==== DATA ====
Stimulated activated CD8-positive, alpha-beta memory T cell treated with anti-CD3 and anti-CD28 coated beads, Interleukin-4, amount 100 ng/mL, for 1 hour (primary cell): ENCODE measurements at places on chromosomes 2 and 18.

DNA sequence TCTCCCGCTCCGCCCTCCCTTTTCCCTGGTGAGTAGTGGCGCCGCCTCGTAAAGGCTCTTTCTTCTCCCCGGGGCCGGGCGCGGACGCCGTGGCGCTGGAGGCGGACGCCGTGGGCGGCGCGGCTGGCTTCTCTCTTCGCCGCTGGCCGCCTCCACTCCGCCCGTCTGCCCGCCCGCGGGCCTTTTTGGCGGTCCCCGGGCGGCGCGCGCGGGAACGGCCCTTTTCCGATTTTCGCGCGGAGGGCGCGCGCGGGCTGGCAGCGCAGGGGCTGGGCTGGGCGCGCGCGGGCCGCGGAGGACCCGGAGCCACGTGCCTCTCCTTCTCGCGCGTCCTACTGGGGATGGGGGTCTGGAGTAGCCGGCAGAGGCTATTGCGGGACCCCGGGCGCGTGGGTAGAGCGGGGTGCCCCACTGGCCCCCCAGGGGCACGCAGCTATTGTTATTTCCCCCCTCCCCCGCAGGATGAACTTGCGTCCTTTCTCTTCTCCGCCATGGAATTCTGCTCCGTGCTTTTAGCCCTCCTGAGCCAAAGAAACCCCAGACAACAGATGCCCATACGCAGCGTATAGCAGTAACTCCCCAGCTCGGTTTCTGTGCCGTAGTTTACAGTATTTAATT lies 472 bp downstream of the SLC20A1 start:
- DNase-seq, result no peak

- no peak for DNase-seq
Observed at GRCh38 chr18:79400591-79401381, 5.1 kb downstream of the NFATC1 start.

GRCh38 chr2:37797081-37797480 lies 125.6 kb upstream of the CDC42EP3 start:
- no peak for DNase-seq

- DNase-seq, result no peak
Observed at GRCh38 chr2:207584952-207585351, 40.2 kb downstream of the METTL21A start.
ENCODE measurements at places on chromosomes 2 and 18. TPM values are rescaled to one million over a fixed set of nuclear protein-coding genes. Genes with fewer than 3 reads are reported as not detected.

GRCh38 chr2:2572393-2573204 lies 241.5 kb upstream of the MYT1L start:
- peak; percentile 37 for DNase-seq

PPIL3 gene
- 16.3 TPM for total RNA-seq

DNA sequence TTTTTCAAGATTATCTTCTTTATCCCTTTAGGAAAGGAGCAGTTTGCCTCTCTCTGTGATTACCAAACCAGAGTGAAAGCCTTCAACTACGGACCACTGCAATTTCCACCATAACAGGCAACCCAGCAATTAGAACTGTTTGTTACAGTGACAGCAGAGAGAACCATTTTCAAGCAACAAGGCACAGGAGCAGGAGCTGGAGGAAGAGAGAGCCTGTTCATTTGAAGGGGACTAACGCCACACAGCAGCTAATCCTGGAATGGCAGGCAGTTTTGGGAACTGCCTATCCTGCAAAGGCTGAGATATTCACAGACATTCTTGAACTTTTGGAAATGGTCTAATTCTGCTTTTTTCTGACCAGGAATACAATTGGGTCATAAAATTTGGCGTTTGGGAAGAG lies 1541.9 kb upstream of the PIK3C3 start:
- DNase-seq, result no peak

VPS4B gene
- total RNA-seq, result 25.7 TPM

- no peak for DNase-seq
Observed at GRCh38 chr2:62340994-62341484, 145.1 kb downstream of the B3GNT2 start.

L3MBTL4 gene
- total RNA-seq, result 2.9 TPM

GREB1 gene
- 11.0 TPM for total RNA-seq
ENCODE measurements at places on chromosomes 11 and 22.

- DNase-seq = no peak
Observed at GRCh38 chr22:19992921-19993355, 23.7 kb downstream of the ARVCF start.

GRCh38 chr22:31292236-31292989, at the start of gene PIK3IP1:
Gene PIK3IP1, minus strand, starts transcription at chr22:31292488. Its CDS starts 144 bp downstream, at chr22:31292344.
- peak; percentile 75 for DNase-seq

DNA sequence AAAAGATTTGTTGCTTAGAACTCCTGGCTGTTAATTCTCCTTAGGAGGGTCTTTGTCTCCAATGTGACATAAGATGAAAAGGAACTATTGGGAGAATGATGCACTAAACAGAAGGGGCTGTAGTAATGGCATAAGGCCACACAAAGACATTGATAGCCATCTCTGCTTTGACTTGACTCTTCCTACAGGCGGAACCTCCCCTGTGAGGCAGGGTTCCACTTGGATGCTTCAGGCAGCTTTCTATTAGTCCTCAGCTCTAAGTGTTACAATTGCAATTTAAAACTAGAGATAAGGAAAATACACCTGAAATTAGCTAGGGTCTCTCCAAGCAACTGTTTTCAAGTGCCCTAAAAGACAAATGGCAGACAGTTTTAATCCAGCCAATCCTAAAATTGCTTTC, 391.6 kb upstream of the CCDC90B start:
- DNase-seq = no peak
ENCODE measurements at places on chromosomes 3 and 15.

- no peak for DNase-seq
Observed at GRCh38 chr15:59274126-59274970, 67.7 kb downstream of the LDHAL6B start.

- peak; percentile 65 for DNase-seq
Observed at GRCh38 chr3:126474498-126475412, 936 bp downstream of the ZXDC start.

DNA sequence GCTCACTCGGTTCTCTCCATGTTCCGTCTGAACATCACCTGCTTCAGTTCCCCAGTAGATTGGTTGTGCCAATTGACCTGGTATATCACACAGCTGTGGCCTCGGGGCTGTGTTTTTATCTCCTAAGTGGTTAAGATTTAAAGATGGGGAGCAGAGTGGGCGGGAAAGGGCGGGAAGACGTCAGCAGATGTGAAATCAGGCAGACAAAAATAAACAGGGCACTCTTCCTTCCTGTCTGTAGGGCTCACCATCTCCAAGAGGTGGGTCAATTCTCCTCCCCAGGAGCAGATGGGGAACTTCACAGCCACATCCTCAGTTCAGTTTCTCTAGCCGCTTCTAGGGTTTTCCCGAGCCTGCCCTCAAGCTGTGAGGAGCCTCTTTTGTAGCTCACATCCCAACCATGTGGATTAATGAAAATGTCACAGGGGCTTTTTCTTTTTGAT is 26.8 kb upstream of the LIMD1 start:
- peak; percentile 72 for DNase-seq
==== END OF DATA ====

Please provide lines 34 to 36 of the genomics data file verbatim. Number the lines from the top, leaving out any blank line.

- no peak for DNase-seq
Observed at GRCh38 chr15:59274126-59274970, 67.7 kb downstream of the LDHAL6B start.

- peak; percentile 65 for DNase-seq